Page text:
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The Problem with Teo and Ngerng’s Arrests? Not Abuse of Police Powers but Election System Flaws

HAROLD CHAI: Scary stuff, the arrest of Teo Soh Lung and Roy Ngerng. But there’s something more frightful than the perceived abuse of power by the police. That’s the vulnerability of the system of “Cooling Off Day” to abuse, by individuals and higher powers.

Let’s get to the gist of the arrest and the outcry. Teo and Ngerng were arrested after the Elections Dept filed a police report against them. They were accused of violating the rules by posting political content on their Facebook page which could sway the voting choice of Bukit Batok voters. Police officers searched their homes and confiscated their computers and handphones.

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There’s anger that the police overstepped the limits of their authority with the seizure Teo and Ngerng’s electronic devices. There’s also worry about the rights of individuals. After all, in a civilised society, why should anyone be hauled to station for sharing their comments on Facebook?

They could have been paid to spread those opinions.

If you look at the whole ELD complaint, you’ll see that there’s no restriction on individual right to share opinions, but only if they’re not paid to do so. Given that Teo and Ngerng have both written for socio-political website, The Independent, there could be the suspicion there that they were paid to be what young people today call “social influencers”.

This is one of the exceptions regarding election advertising during the “cooling-off period”, i.e you can do this without fear of being arrested:

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And this is what you cannot do as an individual:

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I’m not accusing them of doing something like that –accepting money to sway opinion in their personal capacity – but police will have to investigate and one way to do that is to check their computer logs. The Independent is also being investigated for the same offence. As to whether police are using the arrests and seizures as a means to, as Goh Meng Seng says, “snoop or get more information on these activists which is totally irrelevant to the charges,” I wouldn’t know and I don’t want to speculate on that.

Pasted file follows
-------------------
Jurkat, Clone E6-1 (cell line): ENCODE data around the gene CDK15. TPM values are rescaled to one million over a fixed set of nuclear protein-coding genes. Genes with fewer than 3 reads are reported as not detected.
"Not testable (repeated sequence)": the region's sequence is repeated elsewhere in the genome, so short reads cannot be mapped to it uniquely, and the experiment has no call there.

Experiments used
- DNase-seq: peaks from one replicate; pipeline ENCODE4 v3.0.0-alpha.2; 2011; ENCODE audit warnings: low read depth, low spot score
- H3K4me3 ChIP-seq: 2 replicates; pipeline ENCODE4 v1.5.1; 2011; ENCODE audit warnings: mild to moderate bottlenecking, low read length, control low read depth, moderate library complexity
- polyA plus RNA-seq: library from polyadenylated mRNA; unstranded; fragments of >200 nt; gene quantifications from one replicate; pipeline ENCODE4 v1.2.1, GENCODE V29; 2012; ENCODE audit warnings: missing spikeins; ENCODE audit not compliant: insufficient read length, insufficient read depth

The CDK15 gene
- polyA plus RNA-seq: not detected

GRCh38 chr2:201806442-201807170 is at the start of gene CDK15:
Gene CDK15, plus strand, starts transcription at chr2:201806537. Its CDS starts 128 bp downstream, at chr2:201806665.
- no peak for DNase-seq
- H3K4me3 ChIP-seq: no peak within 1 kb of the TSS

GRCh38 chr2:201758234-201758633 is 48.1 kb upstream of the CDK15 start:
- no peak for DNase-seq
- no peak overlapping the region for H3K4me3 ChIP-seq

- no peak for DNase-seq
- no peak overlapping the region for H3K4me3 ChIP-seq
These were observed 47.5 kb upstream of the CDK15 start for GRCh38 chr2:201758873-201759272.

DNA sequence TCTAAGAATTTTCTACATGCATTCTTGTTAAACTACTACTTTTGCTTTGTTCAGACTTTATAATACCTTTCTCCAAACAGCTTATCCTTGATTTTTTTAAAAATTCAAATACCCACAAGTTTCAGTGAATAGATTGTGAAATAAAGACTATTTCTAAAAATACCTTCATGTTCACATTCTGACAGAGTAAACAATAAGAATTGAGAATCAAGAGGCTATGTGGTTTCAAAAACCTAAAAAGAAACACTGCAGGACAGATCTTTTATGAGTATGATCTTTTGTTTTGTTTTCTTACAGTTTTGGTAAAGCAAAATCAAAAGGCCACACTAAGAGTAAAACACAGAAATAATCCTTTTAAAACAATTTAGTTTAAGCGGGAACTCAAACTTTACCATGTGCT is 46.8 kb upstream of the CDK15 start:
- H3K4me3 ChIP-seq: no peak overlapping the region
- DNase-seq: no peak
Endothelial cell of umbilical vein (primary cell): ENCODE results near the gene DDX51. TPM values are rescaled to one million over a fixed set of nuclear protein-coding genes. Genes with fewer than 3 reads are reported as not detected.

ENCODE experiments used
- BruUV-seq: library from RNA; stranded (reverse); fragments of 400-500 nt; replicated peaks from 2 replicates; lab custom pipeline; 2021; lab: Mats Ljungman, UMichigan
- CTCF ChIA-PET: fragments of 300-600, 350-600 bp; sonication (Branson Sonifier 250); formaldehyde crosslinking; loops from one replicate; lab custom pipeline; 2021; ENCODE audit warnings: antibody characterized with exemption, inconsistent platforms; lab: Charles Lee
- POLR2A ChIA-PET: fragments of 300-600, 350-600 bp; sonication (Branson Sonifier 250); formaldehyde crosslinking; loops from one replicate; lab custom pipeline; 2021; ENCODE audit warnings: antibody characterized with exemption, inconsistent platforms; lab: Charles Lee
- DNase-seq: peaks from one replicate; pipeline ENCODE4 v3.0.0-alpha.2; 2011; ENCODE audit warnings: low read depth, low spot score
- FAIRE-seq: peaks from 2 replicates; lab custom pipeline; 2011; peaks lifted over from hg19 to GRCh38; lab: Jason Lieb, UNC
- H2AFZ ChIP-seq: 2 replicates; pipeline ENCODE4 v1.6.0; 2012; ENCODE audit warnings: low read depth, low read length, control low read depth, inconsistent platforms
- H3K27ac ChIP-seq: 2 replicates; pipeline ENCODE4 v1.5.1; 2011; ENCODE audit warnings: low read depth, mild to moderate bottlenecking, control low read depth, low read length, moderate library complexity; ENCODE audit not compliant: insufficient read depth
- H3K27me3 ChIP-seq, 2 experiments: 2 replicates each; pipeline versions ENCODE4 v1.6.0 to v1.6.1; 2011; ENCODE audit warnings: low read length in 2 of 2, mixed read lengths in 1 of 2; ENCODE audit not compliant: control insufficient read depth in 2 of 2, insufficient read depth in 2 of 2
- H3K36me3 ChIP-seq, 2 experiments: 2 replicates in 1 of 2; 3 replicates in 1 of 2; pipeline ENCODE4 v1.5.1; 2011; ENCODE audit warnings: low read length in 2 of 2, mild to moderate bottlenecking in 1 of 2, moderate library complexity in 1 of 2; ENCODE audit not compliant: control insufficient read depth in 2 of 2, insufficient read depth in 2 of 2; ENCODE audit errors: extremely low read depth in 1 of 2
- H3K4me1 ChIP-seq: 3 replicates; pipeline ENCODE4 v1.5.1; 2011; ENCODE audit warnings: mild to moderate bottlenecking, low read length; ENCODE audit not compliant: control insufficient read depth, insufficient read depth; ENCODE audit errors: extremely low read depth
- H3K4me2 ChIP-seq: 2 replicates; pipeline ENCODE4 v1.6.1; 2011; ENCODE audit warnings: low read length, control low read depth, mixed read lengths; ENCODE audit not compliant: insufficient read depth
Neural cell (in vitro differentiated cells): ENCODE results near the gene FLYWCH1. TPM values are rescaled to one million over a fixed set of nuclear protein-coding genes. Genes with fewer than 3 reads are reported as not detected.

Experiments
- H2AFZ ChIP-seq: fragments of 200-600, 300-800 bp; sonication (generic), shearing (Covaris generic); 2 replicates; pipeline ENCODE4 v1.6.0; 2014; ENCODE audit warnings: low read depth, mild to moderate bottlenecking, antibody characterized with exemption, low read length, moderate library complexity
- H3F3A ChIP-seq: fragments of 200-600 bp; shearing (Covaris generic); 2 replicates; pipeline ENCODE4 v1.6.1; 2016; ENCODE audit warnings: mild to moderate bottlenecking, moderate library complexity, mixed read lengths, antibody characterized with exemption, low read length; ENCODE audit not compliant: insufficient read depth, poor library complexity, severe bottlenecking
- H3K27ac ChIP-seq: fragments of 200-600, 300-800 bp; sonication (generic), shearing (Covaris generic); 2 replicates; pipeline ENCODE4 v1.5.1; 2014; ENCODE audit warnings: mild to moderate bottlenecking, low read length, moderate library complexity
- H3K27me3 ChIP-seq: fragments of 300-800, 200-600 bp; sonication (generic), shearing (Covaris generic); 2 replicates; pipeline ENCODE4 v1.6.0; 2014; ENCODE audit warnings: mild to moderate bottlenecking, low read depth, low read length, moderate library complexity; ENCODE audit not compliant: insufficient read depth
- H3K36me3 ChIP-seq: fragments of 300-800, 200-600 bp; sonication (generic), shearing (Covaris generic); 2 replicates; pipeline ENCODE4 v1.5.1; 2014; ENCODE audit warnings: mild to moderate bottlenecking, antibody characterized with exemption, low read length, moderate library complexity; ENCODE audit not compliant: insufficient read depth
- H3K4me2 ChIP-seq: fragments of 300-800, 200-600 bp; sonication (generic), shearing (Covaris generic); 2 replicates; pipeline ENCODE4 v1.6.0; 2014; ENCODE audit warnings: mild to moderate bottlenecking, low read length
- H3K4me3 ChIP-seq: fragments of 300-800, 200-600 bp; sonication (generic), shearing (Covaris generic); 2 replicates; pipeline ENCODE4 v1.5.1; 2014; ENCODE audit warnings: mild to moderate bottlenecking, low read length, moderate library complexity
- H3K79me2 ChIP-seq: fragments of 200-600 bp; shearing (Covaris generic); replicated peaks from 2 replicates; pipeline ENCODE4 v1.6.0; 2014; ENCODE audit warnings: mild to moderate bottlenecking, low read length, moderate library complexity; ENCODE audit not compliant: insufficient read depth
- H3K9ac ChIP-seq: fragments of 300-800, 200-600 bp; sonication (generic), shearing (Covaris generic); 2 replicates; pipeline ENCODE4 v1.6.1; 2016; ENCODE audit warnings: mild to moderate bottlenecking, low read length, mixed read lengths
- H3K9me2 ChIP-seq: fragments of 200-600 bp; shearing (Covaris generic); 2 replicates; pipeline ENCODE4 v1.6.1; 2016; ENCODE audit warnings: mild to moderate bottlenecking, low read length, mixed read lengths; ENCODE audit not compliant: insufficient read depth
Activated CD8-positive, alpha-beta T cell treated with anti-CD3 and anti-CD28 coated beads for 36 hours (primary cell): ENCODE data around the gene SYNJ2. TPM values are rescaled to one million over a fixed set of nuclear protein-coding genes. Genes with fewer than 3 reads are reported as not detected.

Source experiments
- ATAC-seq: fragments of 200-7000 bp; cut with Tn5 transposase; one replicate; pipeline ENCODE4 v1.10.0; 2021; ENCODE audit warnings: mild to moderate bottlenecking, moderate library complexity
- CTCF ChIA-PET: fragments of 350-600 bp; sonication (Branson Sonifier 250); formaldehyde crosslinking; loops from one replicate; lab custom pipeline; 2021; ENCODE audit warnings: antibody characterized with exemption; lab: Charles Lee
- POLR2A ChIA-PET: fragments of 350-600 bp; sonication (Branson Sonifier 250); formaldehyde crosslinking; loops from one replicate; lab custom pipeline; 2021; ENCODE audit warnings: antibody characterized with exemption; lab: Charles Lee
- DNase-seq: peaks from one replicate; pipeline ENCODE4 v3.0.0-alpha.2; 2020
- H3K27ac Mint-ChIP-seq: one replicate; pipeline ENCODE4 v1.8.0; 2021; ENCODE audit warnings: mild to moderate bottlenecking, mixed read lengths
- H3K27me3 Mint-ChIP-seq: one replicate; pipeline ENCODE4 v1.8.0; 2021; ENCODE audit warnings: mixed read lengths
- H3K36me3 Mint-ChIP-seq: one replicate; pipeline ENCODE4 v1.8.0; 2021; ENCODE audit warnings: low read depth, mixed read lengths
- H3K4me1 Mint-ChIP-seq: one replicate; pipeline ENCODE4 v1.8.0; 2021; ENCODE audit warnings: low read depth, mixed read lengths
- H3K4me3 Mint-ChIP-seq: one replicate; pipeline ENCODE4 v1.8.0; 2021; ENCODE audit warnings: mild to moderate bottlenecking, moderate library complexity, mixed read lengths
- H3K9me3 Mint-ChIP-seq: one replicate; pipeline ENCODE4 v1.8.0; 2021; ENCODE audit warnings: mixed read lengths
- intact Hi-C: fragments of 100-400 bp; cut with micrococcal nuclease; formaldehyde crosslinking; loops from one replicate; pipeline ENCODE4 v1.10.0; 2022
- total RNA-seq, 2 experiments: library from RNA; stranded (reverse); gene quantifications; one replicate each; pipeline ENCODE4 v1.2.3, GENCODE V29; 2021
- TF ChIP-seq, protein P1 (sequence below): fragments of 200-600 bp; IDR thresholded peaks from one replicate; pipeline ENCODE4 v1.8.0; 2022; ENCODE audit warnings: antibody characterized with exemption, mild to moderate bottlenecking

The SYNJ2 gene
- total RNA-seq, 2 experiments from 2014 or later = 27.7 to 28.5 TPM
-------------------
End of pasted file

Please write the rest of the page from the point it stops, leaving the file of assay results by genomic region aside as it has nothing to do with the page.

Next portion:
Need there be a worry? Of course, but the worry extends to the feasibility of the “cooling-off” period. How will election authorities monitor and decide who should be prosecuted? With the flurry of comments streaming in on social media (millions in a day), can it even keep up? Surely, socio-political websites aren’t the only ones capable of shutting up while paying “social influencers” to do the “dirty cooling off-day work” for them?

For example, if I’m a business owner and a PAP loyalist, what’s stopping me from offering rewards to my staff to share their opinions about who should win in any constituency? And, how is it possible to monitor this? Whistle-blowers? Not unless I’m David Ong and I slept with your wife, I’m afraid. You see how this is getting pretty tricky?

On the other hand, organisations officially recognised as the “press” in Singapore have a free reign to report “news” on election happenings. And if you’re monitored the headlines on Cooling Off Day, the slant in the media is very obvious. The biggest “social influencers” don’t have the same curbs applied on them.

Also, people are definitely going to ask why current MacPherson GRC MP Tin Peiling and Holland-Bukit Timah GRC MP Vivian Balakrishnan were not punished for Cooling-Off Day violations during GE2011 and GE2015 respectively.

That’s why though the suspicion is fair, it appears unfair that Teo and Ngerng have been targeted for “persecution”. Of course, I believe they’re innocent until evidence shows otherwise. But this is going to continue to be perceived as a tool to curb individual rights until the flawed “cooling-off” system is improved.

Or, scrapped altogether.


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